Haj reaches its peak at Arafat

An estimated two million Muslims descended from Mount Arafat on Monday, concluding the highlight of the Haj and beginning their trip back to Mecca to finish the annual pilgrimage.

By (AFP)

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Published: Tue 16 Nov 2010, 8:34 AM

Last updated: Mon 6 Apr 2015, 4:02 PM

White-robed pilgrims struggled after sunset to track back from Arafat, site of the Prophet Mohammed’s (Pbuh) last sermon, to their first stop in Muzdalifah, while buses bursting with pilgrims stood at a standstill amid huge crowds of people.

On Tuesday, the Eid al-Adha or Feast of Sacrifice, pilgrims perform the symbolic “stoning of the devil” at Mina, a ritual marked in the past by deadly stampedes before the Saudi authorities expanded the site to several levels.

Pilgrims had converged on Mount Arafat and its surrounding plain from early on Monday morning.

Chanting the Talbiyah — “O God, here we come, answering your call” — they set off before dawn aiming to reach the top of the hill that dominates the plain of Arafat.

Those who managed to jostle their way through the heaving humanity to the top of the hill, which is also known as Jabal al-Rahma or the Mount of Mercy, sat on the rocks to recite Koranic verses and pray.

Some used mobile phones to take pictures as others lay on straw mats spread on the ground.

“My feeling cannot be described,” said Syrian pilgrim Mossaad Mheymeed as he stood at the summit of Mount Arafat. “I feel it is already Judgment Day.”

“Thank God for this grace,” added his companion Hussein al-Alawi, 55, also from Syria.

The granite hill, rising some 60 metres (200 feet) from the plain and no more than 200 metres (218 yards) long and of similar width, is topped with a four-metre pillar said to represent the spot where the Prophet delivered his final Haj sermon.

Pilgrims vied to touch the white cement structure, some crying, although the pillar, its lower section darkened through human contact, is not meant to have religious significance.

On the plain below, movement came to a virtual standstill because of the sheer numbers of people.

Buses stood four lanes deep as they competed for use of the road with pedestrians, who crammed the narrow spaces between the idling vehicles in an effort to keep making headway.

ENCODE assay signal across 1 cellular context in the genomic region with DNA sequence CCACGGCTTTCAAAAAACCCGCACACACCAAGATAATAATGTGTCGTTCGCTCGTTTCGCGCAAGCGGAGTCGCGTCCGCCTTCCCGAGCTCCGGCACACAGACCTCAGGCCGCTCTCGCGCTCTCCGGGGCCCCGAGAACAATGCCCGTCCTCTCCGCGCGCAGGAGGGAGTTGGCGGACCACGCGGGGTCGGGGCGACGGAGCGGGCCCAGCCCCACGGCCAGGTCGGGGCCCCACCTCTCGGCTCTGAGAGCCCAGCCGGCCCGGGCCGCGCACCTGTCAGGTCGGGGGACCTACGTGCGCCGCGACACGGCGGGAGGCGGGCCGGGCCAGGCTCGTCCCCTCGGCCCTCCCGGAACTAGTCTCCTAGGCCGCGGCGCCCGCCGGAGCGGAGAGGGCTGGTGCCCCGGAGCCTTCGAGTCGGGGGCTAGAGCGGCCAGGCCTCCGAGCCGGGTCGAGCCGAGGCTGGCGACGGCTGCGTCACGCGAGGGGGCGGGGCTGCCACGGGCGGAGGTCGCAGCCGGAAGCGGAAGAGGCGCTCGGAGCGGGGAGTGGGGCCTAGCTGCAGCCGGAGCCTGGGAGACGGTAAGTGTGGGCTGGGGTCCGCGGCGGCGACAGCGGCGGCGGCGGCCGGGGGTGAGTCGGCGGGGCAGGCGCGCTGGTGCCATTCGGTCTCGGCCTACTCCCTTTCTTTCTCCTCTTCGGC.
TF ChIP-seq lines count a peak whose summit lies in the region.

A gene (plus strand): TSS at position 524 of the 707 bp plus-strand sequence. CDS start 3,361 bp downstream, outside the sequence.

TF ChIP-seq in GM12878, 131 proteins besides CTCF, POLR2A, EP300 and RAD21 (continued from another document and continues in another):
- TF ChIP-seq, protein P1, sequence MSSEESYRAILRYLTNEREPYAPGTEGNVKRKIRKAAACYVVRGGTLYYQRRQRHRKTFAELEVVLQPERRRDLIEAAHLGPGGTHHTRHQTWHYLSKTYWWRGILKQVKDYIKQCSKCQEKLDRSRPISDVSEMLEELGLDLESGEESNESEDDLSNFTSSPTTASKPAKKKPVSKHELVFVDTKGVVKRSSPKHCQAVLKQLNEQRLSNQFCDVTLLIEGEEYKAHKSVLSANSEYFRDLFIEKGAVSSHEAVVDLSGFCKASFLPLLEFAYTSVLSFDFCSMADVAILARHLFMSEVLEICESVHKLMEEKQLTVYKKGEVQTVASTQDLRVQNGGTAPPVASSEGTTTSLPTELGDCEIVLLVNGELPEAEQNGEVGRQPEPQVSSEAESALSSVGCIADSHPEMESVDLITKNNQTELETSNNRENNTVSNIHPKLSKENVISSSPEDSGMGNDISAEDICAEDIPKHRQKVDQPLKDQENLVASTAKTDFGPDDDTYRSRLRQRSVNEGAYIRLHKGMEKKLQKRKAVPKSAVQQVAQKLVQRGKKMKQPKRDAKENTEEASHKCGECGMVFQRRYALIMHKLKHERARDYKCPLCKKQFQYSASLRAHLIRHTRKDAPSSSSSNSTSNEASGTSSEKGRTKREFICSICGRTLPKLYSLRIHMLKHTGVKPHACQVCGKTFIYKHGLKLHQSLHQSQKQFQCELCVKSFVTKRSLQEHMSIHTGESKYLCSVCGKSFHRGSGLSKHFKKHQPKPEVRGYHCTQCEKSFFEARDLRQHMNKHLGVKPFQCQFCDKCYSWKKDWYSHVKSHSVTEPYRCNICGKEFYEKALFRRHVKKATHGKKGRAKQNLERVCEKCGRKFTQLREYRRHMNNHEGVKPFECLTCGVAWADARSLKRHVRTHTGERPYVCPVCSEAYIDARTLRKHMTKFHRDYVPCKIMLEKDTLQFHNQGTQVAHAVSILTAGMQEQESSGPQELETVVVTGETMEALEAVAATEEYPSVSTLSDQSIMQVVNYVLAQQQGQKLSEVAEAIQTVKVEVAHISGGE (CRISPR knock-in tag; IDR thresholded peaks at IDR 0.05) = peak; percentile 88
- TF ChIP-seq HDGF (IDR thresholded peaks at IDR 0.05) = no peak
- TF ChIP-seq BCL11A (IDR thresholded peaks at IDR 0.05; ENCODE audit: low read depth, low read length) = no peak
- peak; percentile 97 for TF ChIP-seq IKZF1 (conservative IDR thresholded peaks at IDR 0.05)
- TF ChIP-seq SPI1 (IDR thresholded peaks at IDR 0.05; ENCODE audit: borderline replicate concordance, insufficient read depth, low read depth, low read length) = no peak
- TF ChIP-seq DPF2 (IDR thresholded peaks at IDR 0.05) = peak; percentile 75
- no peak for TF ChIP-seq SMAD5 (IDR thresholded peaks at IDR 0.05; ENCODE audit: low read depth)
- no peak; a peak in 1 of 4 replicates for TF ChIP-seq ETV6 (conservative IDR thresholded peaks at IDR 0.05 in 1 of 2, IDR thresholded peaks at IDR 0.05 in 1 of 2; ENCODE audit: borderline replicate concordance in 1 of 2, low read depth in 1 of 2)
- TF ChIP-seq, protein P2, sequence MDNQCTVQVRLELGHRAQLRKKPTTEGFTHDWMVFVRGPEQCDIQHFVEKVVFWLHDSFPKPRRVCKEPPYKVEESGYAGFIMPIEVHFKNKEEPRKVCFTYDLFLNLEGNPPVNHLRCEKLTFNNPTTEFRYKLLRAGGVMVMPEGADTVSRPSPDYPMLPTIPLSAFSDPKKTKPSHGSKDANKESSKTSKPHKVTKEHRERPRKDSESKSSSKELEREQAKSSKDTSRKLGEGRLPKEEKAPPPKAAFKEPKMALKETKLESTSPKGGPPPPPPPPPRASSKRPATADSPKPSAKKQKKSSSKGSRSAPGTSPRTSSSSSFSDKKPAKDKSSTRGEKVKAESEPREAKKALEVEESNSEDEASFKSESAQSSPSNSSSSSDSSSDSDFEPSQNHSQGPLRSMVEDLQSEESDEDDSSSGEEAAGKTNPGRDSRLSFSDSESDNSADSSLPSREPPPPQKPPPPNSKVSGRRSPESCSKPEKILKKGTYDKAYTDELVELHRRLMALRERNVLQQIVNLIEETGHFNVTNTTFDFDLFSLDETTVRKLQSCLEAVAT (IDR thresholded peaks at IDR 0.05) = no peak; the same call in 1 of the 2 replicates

At one edge of the plain, a group of women in wheelchairs and children in strollers was surrounded by pilgrims heading in all directions.

At noon, pilgrims filled the Namera Mosque and the nearby streets and camps for collective prayer, dressing one of Arafat’s main wide streets in white for a length of at least of three kilometres (two miles).

Pilgrims climbed atop kiosks and even public toilet blocks when they could not find an empty space on the ground on which to perform the prayer.

The prayer over, many worshippers were seen stumbling against others as the crowds moved off in opposite directions.

The gathering at the plain of Arafat symbolises the climax of the Haj pilgrimage which began on Sunday with more than two million pilgrims flowing from the neighbouring Muslim holy city of Mecca or directly into Mina, a tent city that comes to life only during the five-day pilgrimage.

There were no immediate reports of major incidents as security officials focused on crowd control.

Saudi Interior Minister Prince Nayef bin Abdul Aziz said on Wednesday he could not rule out the possibility of Al-Qaeda trying to sabotage the pilgrimage.

But Al-Qaeda in the Arabian Peninsula (AQAP) said in an online statement on Sunday that it was against targeting the Haj.

“We assure our Islamic nation that we are against any criminal action aimed at the pilgrims,” it said.

Prince Nayef on Sunday put the number of pilgrims from abroad at a record 1.8 million. Some 200,000 permits were also given to local pilgrims, including Saudis and pilgrims from Gulf states.

But by Sunday tens of thousands of unauthorised pilgrims had also poured into the valley, skirting their way around highway checkpoints trying to enforce a “No permit, No Haj” rule.

At the foot of Mount Arafat on Monday, the Jabal al-Rahma Hospital teemed with sick pilgrims affected by the heat and fatigue.

“I have blood pressure problems and diabetes problems,” said Abdul Saboor Hassanain, a retired Egyptian, as he left the hospital with pills in hand.

“God willing I will continue the Haj,” he added.

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